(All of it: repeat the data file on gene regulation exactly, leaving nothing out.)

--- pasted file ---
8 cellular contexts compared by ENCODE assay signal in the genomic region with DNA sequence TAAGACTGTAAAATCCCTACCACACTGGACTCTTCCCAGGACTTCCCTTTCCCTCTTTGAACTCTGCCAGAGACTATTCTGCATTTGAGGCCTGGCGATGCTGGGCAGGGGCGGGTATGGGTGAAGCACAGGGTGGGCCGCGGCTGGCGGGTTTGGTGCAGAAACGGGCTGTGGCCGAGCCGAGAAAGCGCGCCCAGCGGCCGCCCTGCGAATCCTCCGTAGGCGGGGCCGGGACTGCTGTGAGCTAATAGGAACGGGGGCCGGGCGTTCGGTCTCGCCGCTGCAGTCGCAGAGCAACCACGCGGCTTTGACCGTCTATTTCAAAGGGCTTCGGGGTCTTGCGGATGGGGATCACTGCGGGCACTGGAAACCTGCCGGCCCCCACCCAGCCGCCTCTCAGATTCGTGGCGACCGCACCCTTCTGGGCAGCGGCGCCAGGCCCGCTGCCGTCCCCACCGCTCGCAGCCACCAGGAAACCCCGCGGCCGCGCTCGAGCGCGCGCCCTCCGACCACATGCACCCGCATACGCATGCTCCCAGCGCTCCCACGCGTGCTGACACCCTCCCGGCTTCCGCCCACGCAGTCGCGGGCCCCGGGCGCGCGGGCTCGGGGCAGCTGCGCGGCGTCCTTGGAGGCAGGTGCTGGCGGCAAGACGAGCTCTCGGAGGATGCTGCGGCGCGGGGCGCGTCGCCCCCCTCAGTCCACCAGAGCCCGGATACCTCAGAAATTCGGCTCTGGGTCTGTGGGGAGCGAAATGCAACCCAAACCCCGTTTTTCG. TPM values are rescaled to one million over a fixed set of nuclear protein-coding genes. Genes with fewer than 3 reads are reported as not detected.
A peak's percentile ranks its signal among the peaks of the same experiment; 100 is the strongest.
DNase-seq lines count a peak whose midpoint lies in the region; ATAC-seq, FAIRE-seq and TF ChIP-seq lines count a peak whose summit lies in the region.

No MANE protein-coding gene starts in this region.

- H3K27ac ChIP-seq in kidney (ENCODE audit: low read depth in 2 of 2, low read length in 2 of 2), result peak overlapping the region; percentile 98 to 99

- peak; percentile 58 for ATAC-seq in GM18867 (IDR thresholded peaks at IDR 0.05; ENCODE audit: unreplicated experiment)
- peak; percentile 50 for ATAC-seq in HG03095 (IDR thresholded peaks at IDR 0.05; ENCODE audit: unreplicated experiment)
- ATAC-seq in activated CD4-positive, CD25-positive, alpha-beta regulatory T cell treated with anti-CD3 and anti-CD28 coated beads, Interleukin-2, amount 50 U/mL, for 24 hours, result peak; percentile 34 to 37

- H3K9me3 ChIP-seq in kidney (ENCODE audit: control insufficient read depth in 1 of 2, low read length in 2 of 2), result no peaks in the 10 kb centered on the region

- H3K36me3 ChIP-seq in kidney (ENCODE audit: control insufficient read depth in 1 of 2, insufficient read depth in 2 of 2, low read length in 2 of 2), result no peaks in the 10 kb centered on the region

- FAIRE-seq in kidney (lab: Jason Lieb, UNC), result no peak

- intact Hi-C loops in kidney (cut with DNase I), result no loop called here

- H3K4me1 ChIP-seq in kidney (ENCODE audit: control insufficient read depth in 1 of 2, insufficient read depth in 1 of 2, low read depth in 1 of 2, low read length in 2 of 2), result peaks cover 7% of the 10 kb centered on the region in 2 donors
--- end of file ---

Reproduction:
8 cellular contexts compared by ENCODE assay signal in the genomic region with DNA sequence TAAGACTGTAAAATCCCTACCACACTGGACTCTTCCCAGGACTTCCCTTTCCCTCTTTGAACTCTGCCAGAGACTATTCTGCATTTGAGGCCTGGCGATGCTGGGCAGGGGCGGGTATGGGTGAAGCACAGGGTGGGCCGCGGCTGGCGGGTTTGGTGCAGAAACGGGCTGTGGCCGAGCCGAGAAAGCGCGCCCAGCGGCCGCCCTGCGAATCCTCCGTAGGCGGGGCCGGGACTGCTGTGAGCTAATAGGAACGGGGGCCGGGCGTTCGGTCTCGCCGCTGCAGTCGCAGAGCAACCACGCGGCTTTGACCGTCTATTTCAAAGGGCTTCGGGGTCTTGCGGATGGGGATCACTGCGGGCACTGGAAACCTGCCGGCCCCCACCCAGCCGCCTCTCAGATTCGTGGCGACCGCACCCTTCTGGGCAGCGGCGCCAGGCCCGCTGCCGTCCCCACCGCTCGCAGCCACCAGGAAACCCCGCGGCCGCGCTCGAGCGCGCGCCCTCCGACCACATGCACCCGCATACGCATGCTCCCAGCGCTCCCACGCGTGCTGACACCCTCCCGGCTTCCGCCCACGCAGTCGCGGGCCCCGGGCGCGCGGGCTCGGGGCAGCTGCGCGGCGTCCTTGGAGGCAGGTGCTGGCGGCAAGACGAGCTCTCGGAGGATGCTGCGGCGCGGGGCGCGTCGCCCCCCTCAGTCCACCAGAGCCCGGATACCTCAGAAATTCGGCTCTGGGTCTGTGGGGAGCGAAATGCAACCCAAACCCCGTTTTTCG. TPM values are rescaled to one million over a fixed set of nuclear protein-coding genes. Genes with fewer than 3 reads are reported as not detected.
A peak's percentile ranks its signal among the peaks of the same experiment; 100 is the strongest.
DNase-seq lines count a peak whose midpoint lies in the region; ATAC-seq, FAIRE-seq and TF ChIP-seq lines count a peak whose summit lies in the region.

No MANE protein-coding gene starts in this region.

- H3K27ac ChIP-seq in kidney (ENCODE audit: low read depth in 2 of 2, low read length in 2 of 2), result peak overlapping the region; percentile 98 to 99

- peak; percentile 58 for ATAC-seq in GM18867 (IDR thresholded peaks at IDR 0.05; ENCODE audit: unreplicated experiment)
- peak; percentile 50 for ATAC-seq in HG03095 (IDR thresholded peaks at IDR 0.05; ENCODE audit: unreplicated experiment)
- ATAC-seq in activated CD4-positive, CD25-positive, alpha-beta regulatory T cell treated with anti-CD3 and anti-CD28 coated beads, Interleukin-2, amount 50 U/mL, for 24 hours, result peak; percentile 34 to 37

- H3K9me3 ChIP-seq in kidney (ENCODE audit: control insufficient read depth in 1 of 2, low read length in 2 of 2), result no peaks in the 10 kb centered on the region

- H3K36me3 ChIP-seq in kidney (ENCODE audit: control insufficient read depth in 1 of 2, insufficient read depth in 2 of 2, low read length in 2 of 2), result no peaks in the 10 kb centered on the region

- FAIRE-seq in kidney (lab: Jason Lieb, UNC), result no peak

- intact Hi-C loops in kidney (cut with DNase I), result no loop called here

- H3K4me1 ChIP-seq in kidney (ENCODE audit: control insufficient read depth in 1 of 2, insufficient read depth in 1 of 2, low read depth in 1 of 2, low read length in 2 of 2), result peaks cover 7% of the 10 kb centered on the region in 2 donors